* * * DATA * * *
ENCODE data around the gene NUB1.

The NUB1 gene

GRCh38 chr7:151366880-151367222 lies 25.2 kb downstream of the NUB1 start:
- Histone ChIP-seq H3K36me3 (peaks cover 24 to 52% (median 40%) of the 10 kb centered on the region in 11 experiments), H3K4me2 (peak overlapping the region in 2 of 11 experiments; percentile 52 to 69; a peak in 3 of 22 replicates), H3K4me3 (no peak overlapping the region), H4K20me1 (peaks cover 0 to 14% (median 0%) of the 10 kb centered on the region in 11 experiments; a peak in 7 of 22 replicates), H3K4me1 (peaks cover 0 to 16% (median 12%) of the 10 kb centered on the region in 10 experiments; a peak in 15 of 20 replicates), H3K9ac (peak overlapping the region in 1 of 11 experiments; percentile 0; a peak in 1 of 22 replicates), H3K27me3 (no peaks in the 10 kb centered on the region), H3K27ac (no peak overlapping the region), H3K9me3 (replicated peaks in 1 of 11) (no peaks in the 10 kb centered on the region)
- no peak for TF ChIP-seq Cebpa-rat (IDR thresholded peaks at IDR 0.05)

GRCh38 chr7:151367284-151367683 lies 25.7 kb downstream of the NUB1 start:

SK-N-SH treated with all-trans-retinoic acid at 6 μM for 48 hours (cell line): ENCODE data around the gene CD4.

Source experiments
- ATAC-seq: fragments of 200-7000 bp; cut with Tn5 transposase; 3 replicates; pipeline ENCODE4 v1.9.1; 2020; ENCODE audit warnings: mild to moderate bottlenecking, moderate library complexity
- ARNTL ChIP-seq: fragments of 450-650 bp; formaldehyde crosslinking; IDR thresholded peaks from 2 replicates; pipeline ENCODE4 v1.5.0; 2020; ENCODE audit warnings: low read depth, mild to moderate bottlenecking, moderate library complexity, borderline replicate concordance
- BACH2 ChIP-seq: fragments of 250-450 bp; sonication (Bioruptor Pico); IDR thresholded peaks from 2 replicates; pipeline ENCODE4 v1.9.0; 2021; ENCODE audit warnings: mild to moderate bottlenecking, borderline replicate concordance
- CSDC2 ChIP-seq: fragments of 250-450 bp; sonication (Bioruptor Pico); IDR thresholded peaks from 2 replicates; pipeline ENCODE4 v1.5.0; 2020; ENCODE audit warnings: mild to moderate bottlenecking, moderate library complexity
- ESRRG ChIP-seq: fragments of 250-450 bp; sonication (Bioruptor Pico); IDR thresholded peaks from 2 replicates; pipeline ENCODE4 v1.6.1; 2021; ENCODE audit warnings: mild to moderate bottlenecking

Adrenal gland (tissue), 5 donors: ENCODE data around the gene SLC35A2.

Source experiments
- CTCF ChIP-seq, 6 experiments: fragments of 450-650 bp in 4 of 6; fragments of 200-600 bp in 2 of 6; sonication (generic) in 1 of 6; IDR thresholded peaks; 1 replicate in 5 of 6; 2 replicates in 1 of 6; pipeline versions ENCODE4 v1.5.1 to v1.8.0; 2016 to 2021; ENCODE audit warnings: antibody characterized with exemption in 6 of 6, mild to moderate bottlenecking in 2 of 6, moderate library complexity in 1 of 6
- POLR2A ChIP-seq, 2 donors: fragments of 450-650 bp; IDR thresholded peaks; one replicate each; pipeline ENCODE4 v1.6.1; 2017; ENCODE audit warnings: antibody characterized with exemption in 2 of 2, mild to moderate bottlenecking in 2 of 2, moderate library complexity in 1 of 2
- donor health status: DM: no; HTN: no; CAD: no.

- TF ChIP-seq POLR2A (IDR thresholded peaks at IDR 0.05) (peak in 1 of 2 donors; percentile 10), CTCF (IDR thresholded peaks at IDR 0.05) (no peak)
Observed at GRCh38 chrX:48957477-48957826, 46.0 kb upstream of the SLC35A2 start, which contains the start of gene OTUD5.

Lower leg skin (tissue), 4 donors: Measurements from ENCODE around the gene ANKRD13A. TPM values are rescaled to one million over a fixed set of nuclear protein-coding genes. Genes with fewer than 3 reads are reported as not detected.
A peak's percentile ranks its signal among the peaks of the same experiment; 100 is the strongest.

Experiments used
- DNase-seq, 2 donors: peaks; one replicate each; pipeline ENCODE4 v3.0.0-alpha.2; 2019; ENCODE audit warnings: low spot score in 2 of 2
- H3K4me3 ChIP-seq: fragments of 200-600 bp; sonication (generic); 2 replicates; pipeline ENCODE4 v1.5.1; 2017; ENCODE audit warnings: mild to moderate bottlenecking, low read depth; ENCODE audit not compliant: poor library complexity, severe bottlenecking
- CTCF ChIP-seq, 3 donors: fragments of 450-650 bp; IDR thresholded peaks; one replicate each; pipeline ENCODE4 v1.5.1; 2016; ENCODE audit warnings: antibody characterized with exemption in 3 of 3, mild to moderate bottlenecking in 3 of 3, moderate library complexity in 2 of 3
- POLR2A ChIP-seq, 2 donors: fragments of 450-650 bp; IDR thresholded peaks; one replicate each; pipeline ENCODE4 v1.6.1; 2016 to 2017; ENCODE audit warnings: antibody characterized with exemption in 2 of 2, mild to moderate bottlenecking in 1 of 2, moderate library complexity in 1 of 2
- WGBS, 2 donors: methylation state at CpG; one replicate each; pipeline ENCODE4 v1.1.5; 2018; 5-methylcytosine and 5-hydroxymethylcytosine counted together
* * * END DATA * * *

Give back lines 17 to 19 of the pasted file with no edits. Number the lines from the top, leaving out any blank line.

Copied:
- POLR2A ChIP-seq, 2 donors: fragments of 450-650 bp; IDR thresholded peaks; one replicate each; pipeline ENCODE4 v1.6.1; 2017; ENCODE audit warnings: antibody characterized with exemption in 2 of 2, mild to moderate bottlenecking in 2 of 2, moderate library complexity in 1 of 2
- donor health status: DM: no; HTN: no; CAD: no.

- TF ChIP-seq POLR2A (IDR thresholded peaks at IDR 0.05) (peak in 1 of 2 donors; percentile 10), CTCF (IDR thresholded peaks at IDR 0.05) (no peak)